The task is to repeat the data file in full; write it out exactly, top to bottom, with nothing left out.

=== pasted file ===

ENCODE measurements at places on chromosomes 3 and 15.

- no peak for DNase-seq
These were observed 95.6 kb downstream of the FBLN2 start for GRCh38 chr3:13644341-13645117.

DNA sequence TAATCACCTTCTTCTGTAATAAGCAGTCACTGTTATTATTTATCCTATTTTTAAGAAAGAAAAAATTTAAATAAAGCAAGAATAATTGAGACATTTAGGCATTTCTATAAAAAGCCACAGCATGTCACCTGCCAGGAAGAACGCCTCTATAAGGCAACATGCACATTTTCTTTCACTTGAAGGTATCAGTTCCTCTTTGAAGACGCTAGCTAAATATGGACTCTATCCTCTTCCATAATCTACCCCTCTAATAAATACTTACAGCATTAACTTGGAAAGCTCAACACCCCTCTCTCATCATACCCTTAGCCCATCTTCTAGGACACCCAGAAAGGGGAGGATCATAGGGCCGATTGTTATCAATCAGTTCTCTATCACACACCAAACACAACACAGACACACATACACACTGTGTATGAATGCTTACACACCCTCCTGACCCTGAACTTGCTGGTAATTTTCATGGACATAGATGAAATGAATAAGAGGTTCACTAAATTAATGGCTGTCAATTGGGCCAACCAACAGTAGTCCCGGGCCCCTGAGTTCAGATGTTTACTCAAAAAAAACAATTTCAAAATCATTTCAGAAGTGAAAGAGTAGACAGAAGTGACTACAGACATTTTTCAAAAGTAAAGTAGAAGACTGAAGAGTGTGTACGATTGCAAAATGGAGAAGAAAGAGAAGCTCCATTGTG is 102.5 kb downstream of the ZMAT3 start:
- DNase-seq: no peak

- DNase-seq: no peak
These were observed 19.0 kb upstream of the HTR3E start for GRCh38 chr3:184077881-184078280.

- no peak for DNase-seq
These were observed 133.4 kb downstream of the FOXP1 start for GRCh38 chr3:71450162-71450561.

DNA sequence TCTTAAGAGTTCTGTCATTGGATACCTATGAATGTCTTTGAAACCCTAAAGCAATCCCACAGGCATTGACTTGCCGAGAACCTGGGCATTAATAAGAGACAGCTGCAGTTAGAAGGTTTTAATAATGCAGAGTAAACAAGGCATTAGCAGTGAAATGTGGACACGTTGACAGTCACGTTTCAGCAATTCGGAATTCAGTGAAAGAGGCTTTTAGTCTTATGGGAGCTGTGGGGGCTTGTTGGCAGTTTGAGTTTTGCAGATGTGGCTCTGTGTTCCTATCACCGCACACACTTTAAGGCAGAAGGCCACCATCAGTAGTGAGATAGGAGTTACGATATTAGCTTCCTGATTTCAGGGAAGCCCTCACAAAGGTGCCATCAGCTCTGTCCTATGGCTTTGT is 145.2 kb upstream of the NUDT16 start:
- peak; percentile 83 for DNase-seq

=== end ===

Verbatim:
ENCODE measurements at places on chromosomes 3 and 15.

- no peak for DNase-seq
These were observed 95.6 kb downstream of the FBLN2 start for GRCh38 chr3:13644341-13645117.

DNA sequence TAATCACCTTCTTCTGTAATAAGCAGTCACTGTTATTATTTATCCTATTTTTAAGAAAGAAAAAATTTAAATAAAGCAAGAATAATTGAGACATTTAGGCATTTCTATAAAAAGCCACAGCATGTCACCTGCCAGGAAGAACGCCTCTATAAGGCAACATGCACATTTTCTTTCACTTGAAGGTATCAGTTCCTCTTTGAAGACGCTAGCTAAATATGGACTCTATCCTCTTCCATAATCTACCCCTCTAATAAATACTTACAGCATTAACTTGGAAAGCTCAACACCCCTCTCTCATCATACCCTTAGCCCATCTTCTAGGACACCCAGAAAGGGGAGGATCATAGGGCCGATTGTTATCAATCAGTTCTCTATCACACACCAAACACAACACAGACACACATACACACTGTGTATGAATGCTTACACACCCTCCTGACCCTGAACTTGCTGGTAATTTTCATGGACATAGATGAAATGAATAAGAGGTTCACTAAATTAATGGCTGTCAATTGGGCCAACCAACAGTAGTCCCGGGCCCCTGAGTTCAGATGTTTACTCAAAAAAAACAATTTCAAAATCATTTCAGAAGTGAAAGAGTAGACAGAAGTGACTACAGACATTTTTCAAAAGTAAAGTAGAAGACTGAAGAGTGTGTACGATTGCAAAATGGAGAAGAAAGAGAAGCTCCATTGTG is 102.5 kb downstream of the ZMAT3 start:
- DNase-seq: no peak

- DNase-seq: no peak
These were observed 19.0 kb upstream of the HTR3E start for GRCh38 chr3:184077881-184078280.

- no peak for DNase-seq
These were observed 133.4 kb downstream of the FOXP1 start for GRCh38 chr3:71450162-71450561.

DNA sequence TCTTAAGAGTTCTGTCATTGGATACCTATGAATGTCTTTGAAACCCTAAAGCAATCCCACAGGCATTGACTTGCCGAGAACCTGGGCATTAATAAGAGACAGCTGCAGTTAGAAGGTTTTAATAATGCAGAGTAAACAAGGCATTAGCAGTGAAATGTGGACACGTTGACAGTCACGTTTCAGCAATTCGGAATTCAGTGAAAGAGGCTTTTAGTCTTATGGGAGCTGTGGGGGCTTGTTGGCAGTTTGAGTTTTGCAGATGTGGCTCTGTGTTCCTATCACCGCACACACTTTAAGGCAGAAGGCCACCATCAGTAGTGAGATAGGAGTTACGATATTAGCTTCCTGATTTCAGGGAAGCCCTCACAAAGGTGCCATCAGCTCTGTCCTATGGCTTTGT is 145.2 kb upstream of the NUDT16 start:
- peak; percentile 83 for DNase-seq